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— Rob Astorino (@RobAstorino) October 7, 2014
Rob Astorino, New York’s Republican gubernatorial candidate, grandstanded for the cameras Tuesday, demanding that New York City airports cease receiving flights from West Africa, in order to stop the spread of the deadly Ebola virus.
“God help us if Ebola comes into New York because we were afraid to offend someone,” he intoned, with the United Nations building providing a backdrop of the requisite gravitas. “I therefore call on the FAA today to halt air travel to New York area airports [from affected West African nations] until proper protocols are in place.”
Astorino’s announcement came only a day before the Centers for Disease Control and Prevention announced that it will be increasing screening procedures for the virus at major U.S. airports, including JFK and Newark International.
The candidate’s remarks didn’t go over very well with his opponent, Governor Andrew Cuomo.
“I don’t think it works mechanically to say, ‘Shut off entry from any country,’ because what happens is you just fly to another country and…then you come in from that country,” Cuomo told reporters, according to the New York Observer. “So you can’t come in from Liberia. ‘OK, so I’ll fly to Paris, I’ll come in from Paris.’ ”
The governor has a point. There are only a few flights from West African cities directly to New York; many people flying in from the region make connections in Europe.
Also, while West Africa is ground zero for Ebola, the virus has so far spread mostly in Guinea, Liberia, and Sierra Leone, three small coastal nations on a huge continent. There are five weekly flights to New York from Accra, Ghana, a country that hasn’t been hit by Ebola. Liberia, the nearest nation in crisis, is more than 300 miles away. There are three flights a week from Nigeria, a nation that has drawn praise for containing the disease to 20 people. Does Astorino really think refusing air travel from Lagos will stop the spread of Ebola? Is he high?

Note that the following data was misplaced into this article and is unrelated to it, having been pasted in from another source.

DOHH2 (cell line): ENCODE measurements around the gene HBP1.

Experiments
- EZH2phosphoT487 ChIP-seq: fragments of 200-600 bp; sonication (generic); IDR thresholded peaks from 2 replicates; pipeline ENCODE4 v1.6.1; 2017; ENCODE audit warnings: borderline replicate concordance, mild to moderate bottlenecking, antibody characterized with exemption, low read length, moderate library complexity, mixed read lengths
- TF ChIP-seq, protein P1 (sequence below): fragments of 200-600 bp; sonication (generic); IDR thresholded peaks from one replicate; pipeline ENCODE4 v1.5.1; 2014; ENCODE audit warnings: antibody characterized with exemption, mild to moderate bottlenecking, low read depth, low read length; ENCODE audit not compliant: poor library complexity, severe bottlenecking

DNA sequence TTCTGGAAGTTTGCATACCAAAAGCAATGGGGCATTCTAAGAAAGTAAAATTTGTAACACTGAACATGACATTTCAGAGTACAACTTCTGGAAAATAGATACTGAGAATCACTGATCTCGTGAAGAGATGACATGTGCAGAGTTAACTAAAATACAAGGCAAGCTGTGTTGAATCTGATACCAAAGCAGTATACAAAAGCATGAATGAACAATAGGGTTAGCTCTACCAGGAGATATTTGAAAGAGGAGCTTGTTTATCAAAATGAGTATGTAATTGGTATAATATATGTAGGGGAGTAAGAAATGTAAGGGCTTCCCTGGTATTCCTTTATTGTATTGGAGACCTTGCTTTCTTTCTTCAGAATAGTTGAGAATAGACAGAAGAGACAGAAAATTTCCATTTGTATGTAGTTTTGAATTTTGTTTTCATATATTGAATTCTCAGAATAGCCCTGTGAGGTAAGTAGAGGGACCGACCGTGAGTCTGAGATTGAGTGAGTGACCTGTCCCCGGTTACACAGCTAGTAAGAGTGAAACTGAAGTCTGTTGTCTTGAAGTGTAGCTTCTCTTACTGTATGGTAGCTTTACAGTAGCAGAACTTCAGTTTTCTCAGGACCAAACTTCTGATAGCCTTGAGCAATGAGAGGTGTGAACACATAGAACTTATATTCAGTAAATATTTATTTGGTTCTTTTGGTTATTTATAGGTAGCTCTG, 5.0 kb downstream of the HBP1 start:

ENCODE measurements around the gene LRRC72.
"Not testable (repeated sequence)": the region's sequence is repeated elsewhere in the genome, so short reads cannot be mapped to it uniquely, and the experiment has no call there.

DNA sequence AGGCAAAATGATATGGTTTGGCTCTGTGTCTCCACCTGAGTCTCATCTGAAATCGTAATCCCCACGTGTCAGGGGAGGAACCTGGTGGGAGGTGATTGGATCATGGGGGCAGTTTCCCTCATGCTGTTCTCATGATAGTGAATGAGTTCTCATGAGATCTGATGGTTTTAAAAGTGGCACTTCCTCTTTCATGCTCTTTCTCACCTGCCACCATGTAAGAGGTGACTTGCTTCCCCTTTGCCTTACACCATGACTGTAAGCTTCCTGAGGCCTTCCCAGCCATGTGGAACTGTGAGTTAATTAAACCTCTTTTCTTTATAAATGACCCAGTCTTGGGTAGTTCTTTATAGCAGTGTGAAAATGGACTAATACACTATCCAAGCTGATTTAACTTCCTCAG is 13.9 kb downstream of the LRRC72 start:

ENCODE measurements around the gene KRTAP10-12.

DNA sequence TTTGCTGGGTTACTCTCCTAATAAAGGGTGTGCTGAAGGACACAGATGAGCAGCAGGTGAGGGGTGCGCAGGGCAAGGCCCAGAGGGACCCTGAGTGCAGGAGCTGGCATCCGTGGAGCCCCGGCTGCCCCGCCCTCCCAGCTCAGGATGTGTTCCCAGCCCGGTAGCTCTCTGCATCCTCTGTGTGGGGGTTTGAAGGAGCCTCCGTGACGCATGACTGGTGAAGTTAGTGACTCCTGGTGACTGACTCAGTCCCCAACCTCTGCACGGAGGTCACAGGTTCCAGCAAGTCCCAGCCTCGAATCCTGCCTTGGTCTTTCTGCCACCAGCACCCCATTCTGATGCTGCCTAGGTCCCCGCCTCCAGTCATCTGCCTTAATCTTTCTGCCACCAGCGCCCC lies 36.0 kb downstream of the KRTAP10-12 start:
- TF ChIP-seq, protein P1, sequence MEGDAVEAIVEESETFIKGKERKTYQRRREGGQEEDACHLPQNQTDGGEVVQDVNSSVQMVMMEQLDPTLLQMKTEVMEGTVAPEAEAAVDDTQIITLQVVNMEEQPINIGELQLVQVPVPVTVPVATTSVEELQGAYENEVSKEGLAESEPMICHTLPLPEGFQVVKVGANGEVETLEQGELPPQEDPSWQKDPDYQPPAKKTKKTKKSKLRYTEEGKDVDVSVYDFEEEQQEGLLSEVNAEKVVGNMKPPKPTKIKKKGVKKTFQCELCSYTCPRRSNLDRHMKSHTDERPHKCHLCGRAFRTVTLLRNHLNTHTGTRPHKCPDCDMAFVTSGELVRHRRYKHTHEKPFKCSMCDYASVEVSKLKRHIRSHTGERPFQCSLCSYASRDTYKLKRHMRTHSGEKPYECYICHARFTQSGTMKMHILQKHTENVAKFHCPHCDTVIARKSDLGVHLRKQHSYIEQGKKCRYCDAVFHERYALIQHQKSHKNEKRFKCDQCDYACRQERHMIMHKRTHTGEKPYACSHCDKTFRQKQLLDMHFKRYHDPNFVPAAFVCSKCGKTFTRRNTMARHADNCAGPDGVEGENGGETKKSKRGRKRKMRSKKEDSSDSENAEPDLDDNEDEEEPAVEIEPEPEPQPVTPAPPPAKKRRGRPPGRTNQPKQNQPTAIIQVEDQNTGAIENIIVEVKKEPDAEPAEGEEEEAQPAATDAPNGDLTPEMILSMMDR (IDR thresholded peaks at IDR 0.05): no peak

Doctors Without Borders, the nonprofit that has been at the forefront of the fight against the outbreak, says Astorino’s proposed gambit would merely make it more difficult for doctors and medicine to get into the countries that needed it. “It is crucial that airlines continue flying to the affected region,” the group responded in a statement when contacted by the Voice. “An accelerated mobilization of personnel and resources is necessary to control the Ebola epidemic.”
Though Astorino never said he wants to stop humanitarian aid, a Doctors Without Borders spokesman points out that most commercial planes at some point turn around and fly back in the direction whence they came. British Airways, for example, halted flights both to and from Sierra Leone and Liberia — and is facing criticism from Doctors Without Borders and other non-governmental organizations for hampering humanitarian efforts.
So why is Astorino suggesting something so…well, dumb? Alex Patton, who owns the conservative political consulting firm Ozean, has an idea.
“Anxiety works. Anxiety sells, period,” Patton says. “You see that in every election. My grand theory in political campaigning is: If I do something novel, I may get your attention. But it’s only when I make you anxious that I’ll change your voting behavior.”
Statewide, Astorino is running about 24 percentage points behind Cuomo. So he’ll have to make a whole lot of people really anxious.